Other than a small break during the middle of July, Victoria 3 developer diaries have been continuing every week as the devs reveal more and more of the upcoming grand strategy game’s key features. The past couple of weeks have looked at things like laws and institutions, but this week’s diary tackles something that’s at the heart of the series’ 19th century theme – global markets.
Victoria 2’s economic system is notorious for being overly complex and prone to collapsing should the wrong nation start outproducing everyone else, but Victoria 3’s economic model has been redesigned from the ground up to offer a better solution for a myriad of problems. One of the key changes to Victoria 3’s economic system is the removal of ‘stockpiles’ – the mechanic of storing produced goods for use at a later date – which has some fans worried about the implications on warfare.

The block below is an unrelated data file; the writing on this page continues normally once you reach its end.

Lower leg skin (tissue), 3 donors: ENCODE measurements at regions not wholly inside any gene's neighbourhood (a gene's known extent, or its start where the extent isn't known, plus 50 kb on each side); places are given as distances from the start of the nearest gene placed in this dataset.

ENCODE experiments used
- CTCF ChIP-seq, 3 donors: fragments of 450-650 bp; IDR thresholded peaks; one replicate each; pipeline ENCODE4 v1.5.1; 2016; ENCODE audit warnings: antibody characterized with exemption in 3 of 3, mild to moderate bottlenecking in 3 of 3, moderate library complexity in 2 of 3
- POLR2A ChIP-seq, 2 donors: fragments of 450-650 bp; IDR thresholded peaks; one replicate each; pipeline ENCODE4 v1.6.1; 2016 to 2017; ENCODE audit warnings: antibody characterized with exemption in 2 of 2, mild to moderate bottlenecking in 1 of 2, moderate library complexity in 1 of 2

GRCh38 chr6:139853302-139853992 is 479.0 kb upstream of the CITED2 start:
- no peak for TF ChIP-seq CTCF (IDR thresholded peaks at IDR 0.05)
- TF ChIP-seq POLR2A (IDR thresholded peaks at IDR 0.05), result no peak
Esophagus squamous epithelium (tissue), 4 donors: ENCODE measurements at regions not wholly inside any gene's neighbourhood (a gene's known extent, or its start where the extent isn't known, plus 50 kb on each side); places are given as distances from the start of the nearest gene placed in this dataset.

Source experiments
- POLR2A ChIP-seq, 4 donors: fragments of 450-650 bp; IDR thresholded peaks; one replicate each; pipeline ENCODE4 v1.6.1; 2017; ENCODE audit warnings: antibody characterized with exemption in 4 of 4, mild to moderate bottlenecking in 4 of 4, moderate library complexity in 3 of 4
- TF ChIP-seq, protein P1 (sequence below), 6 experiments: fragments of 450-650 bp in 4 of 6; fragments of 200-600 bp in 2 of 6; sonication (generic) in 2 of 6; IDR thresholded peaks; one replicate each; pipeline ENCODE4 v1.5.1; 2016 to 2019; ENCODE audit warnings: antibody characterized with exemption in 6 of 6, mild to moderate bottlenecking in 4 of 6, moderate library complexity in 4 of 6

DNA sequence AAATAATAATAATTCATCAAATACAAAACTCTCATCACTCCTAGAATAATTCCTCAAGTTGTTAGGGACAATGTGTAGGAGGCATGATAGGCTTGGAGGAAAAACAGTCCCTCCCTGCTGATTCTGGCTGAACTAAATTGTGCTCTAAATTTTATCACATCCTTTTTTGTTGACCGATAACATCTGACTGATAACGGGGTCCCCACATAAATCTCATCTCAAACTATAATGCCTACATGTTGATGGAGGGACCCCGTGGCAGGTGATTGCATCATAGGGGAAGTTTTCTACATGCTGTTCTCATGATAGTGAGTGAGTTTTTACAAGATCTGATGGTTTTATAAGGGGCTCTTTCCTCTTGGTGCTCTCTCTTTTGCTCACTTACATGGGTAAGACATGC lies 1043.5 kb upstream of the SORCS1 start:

Military goods have always held a separate, and sometimes awkward, place in Victoria’s pantheon of modelled products that could be bought and sold on the global market. They are largely a waste during peacetime, and in high demand whenever anyone’s fighting a major war. Stockpiling weapons ahead of time – some argue – is a legitimate and historically authentic tactic that can especially be useful for smaller nations.